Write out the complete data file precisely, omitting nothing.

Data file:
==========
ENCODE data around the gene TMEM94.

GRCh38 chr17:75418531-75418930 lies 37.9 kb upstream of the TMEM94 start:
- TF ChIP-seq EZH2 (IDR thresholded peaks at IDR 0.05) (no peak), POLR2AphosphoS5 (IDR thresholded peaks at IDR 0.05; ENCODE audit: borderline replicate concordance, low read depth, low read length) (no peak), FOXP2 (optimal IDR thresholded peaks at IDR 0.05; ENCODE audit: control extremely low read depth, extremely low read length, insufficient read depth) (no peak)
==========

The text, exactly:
ENCODE data around the gene TMEM94.

GRCh38 chr17:75418531-75418930 lies 37.9 kb upstream of the TMEM94 start:
- TF ChIP-seq EZH2 (IDR thresholded peaks at IDR 0.05) (no peak), POLR2AphosphoS5 (IDR thresholded peaks at IDR 0.05; ENCODE audit: borderline replicate concordance, low read depth, low read length) (no peak), FOXP2 (optimal IDR thresholded peaks at IDR 0.05; ENCODE audit: control extremely low read depth, extremely low read length, insufficient read depth) (no peak)